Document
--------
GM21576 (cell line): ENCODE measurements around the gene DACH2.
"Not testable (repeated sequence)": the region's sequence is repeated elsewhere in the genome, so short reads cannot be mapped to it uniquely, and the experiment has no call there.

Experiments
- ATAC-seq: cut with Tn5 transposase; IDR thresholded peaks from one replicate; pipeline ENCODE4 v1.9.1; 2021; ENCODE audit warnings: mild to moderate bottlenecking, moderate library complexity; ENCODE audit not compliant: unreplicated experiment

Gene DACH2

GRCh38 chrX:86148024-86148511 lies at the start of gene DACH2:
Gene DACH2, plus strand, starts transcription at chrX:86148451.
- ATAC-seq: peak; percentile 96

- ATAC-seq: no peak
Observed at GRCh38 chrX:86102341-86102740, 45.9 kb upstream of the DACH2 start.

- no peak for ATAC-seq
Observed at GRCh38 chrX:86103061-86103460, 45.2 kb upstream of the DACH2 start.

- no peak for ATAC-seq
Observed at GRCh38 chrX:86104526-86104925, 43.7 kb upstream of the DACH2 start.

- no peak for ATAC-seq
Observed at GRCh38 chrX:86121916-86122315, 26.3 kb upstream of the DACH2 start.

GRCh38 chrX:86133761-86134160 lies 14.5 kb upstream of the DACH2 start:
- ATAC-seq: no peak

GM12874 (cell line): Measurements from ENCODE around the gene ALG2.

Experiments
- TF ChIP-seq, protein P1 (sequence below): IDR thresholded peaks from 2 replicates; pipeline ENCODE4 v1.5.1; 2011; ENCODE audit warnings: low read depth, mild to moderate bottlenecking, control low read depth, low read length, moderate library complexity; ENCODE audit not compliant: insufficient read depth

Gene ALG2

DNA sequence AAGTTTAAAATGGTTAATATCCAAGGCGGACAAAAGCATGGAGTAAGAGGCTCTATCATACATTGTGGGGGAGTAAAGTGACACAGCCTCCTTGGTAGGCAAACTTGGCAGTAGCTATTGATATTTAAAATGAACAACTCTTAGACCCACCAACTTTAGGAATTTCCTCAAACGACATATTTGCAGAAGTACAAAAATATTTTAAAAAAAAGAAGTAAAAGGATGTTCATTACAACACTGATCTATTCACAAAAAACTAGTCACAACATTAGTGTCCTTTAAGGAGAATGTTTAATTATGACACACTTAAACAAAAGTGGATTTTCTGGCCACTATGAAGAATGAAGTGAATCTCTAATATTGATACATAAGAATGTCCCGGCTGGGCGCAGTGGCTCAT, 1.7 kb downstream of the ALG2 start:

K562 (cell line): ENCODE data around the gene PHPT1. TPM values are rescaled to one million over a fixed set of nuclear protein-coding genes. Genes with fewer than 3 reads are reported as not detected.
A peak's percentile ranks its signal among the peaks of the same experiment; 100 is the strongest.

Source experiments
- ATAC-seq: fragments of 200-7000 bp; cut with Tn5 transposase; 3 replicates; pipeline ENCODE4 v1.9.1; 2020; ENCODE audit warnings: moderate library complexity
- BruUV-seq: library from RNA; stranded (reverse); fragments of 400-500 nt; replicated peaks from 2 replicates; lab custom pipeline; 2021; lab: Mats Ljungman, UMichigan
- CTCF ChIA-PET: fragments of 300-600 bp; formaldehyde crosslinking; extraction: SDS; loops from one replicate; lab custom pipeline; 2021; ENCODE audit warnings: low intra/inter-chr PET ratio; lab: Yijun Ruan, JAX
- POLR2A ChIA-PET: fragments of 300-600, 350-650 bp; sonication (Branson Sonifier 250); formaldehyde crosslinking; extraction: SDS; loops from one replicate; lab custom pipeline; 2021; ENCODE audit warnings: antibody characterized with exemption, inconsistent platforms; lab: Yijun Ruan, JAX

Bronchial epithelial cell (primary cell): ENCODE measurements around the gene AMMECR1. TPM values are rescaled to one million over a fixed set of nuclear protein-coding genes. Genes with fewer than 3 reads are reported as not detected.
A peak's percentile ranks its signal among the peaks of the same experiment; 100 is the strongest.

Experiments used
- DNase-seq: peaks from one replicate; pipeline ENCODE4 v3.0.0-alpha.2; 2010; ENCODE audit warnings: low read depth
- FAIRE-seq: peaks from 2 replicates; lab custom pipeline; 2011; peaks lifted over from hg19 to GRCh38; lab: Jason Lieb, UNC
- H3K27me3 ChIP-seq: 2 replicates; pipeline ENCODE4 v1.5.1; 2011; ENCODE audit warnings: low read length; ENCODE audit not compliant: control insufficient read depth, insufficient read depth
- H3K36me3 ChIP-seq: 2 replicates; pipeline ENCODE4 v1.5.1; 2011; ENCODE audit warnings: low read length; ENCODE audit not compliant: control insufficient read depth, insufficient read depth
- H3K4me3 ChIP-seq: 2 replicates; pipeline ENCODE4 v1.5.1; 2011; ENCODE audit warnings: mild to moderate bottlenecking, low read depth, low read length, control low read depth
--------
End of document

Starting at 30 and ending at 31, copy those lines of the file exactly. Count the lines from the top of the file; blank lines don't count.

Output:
- POLR2A ChIA-PET: fragments of 300-600, 350-650 bp; sonication (Branson Sonifier 250); formaldehyde crosslinking; extraction: SDS; loops from one replicate; lab custom pipeline; 2021; ENCODE audit warnings: antibody characterized with exemption, inconsistent platforms; lab: Yijun Ruan, JAX

Bronchial epithelial cell (primary cell): ENCODE measurements around the gene AMMECR1. TPM values are rescaled to one million over a fixed set of nuclear protein-coding genes. Genes with fewer than 3 reads are reported as not detected.